Mix up a batch of thicken epoxy. A mix of fumed silica and mircoballons will ensure a light and no sag mixture. Gently spread the mixture over the PVA coated foam making sure not to tear the PVA. The key point here is to spread enough of the mixture to allow the fiberglass that you’ll lay up next to easily curve from the mostly flat deck around the curved fitting. The joint between the deck and the foam is the most important location to think about. You can have this mixture be a final outside surface, but it’s best to use purple micro balloons, which will blend in with the blood red dye or use black epoxy pigment to make the mixture black.

Next cut out 6 4″ by 4″ patches of six ounce glass for each deck fitting. Wet these out on a plastic coated surface and then lay them over the foam mold trying to avoid air bubbles and moving the thicken mixture around a bit to arrive at a smooth surface. Cutting all the patches at ounce is easiest and allows the thicken epoxy to set-up slightly, which makes it easier to work with.

Once cured, dig as much of the foam out of the recess as you can. Then use cold water from a hose to remove the rest of the foam and the PVA. Acetone can also dissolve the foam, but make sure your epoxy is completely cured before trying this, because acetone can weaken uncured epoxy.

Next is to mask using masking tape around each fitting, make another batch of thicken epoxy and fill in any imperfections that you may encounter. Then lay a layer of wet 6 ounce carbon fiber into the fitting from the outside of the hull. Once the carbon fiber cloth has had hardened enough to cut with a razor. Cut into it removing any excess that rises over the masking tape and above the deck.

Drill a hole, attach a Valley fitting, and use thicken epoxy to cover the nut on the inside of the hull.

This method would also work using just a stainless rod instead of a Valley fitting. For this layup, you’d have to either settle on the finish provided by the thickened epoxy, or lay a layer of carbon fiber directly against the foam mold and make sure no bubbles are formed. For this method, after PVA has been applied push the stainless rod through the foam, making sure it is directly against the deck. Then lay the glass and thickened epoxy over the foam and steel rod. To make sure the rod doesn’t spin, bend the end of one side 90 degrees before pushing it through the foam.

Notes: Jay Babina suggested using ping pong balls cut in half for round recesses. The balls stay in and are painted black after glassed and gooped into place. Brian Nystorm writes, “Molding deck fitting in ice-cube trays. I’ve seen them in various cavity shapes and some trays are polyethylene, which epoxy won’t bond to. It would seem like an easy way to easily make consistent deck fittings.”

Skeg Box and Blade (5 Hours)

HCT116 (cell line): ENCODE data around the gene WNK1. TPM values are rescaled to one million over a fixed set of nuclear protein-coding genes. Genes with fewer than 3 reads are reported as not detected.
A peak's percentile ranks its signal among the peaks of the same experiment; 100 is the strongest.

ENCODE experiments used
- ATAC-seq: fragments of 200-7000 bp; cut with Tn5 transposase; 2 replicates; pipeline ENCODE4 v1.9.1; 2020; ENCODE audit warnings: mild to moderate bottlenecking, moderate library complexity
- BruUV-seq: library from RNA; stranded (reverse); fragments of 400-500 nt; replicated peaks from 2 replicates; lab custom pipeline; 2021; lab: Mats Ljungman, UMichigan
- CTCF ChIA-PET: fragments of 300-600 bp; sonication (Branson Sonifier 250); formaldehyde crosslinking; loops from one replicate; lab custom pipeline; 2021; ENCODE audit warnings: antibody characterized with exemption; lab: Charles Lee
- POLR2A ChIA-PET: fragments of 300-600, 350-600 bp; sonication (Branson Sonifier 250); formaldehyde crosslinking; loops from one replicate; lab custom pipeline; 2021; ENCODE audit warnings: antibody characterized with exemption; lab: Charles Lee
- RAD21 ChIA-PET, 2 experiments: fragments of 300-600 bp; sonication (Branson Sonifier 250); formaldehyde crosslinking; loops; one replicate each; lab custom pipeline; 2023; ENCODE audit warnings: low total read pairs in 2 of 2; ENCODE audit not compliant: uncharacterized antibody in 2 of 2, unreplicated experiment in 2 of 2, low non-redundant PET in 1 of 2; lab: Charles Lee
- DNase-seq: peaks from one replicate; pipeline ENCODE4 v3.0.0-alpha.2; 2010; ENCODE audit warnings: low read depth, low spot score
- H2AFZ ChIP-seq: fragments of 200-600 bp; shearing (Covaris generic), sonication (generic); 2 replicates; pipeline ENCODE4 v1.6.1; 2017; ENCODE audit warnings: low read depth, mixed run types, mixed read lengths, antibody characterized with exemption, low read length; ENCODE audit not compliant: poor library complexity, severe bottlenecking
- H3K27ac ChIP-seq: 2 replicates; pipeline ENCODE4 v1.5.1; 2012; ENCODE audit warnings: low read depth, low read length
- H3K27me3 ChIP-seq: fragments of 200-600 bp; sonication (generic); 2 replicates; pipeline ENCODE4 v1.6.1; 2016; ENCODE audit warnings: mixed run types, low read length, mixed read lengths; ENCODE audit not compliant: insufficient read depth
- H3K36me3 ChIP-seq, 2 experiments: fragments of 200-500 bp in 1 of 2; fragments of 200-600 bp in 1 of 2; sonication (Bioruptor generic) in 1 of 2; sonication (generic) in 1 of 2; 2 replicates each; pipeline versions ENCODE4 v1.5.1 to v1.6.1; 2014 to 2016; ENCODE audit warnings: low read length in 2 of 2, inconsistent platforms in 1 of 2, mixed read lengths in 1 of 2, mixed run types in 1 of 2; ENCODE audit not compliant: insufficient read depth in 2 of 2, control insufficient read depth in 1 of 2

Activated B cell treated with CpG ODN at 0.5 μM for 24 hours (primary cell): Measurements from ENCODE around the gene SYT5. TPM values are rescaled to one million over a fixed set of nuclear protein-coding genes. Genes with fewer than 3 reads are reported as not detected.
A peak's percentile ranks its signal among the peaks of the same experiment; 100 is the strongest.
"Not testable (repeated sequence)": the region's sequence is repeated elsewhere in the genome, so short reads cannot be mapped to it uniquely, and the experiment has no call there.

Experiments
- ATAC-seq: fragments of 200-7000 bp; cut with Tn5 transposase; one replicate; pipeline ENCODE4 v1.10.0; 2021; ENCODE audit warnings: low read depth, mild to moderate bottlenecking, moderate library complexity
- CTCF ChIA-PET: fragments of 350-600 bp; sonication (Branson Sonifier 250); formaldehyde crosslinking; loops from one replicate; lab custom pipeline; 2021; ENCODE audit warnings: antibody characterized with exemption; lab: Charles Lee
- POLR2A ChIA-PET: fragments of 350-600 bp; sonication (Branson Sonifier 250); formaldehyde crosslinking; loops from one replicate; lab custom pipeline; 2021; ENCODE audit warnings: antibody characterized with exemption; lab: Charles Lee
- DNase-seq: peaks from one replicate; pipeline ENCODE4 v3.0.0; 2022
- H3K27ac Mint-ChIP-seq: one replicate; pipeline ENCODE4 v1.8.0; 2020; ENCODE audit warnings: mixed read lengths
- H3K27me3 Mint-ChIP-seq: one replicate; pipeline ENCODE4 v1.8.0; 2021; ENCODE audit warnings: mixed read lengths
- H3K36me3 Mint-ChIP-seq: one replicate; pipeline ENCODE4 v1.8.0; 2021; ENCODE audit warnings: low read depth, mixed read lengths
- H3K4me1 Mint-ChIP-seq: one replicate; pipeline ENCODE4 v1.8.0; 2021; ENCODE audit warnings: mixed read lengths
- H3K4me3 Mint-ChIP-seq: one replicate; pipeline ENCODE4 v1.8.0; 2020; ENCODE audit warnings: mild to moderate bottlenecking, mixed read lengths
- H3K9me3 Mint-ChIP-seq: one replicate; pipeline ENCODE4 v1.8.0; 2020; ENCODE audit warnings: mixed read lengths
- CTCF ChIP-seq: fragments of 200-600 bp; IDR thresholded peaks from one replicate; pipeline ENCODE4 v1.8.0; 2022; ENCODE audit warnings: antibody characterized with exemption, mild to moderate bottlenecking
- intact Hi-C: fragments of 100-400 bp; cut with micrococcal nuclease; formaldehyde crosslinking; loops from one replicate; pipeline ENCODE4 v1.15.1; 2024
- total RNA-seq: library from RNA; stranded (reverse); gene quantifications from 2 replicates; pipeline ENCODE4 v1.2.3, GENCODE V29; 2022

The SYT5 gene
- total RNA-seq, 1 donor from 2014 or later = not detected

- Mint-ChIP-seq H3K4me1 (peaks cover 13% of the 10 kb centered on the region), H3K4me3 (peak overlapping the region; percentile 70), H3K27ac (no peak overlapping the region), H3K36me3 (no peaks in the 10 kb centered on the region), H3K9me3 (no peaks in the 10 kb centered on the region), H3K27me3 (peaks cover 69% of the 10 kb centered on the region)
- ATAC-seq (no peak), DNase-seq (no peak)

The skeg box and blade for this kayak is built completely from fiberglass. To do this, a mold must first be constructed. A good material for the project is two pieces of 1/4″ luan plywood sandwiched together to become a half inch mold.

First, shape the skeg box mold to the desired outcome, account for the thickness of the hull in your desired depth, and then leave enough wood on the bottom of the mold to make for easy extraction after you’ve finished the lamination step. Sand the edges of the skeg box mold to the radius of a number two pencil. Wrap this with packing tape, trying to get the tape to lay down as tightly as possible over the edges of the skeg box.

Next, cut out the skeg box opening in the bottom of the hull. For this kayak, it makes sense to offset the skeg box, so the built-in skeg isn’t distorted from the new skeg. I offset the skeg box from the center one inch. Make sure that this is even or you could run into problems with performance.

Once satisfied with the skeg box cut-out, apply a layer of paste wax. Allow it to dry and apply a second layer.

While the paste wax is drying, lay a layer of glass through the opening that you just cut. To make it lay right and wrap nicely, tape dry glass to the outside of the hull, run it through the hole and then lay it down on the inside. Wet this glass out.

When the skeg box mold is dry, insert it into the hull from the bottom. Make sure the depth is correct, and then tape it into place. I used saran wrap covered with tape, and then taped the mold vertically with several pieces of tape. Coat the bottom inch with a layer of thickened epoxy (microballons and silica). Pull the fiberglass piece from the bottom onto the thickened epoxy and force some thickened epoxy into the space between the glass and the open wood for your cut through the hull, then lay a couple of layers of six ounce around the skeg box mold and into the hull of the kayak. The thickened epoxy will help hold this glass in place and it will provide a nice radius for the glass to curve around. Work this area so that you have nice smooth curves.

Now, you can go off and cut out the remaining glass for the rest of the skeg box while you wait for this first layup to harden enough to support the skeg box mold vertically.

The lay-up schedule that I use for the skegs is two layers of 6 ounce glass, 1 layer of epoxy mat, followed by three layers of 6 ounce glass, and one piece of 6 ounce 2 inch tape for a final layer over the top of the box. You’ll need to cut enough glass to cover this lay-up. Keep in mind that smaller narrower pieces bend around the top easier.

When the first layers of glass are set-up, mix up a batch of thickened epoxy and apply it smoothly over the rest of the skeg box mold. Then lay a layer of plastic on your work bench and wet-out all the pieces of glass you’ll use for the skeg. Then start laying up the skeg box. Make sure that all the layers are tight to each other to avoid air bubbles. When done, lay a layer of glass tape over the top and and, optionally, cover the whole box with microballlon thickened epoxy for easy sanding after the box is curred. Cover this with pieces of peel ply. Peel ply doesn’t like to bend in several directions, so make sure to use small narrow pieces for the boxes top edge.

After the glass has cured, peel off the peel ply and you should have a nice surface which will need only a little sanding to finish.

While you’re waiting for the box to cure, you can build the skeg blade. I use three layers of mat and four layers of 6 ounce glass to make mine. This will end up with around a 1/4″ thick blade. Making this is easy. Lay a piece of plastic wrap on a flat surface, lay up the fiberglass, then lay a glass window covered with plastic over all the fiberglass and weigh this down. I colored my blade black by using an epoxy dye.

Installing the cable, blade, and control box will be covered in the next installment.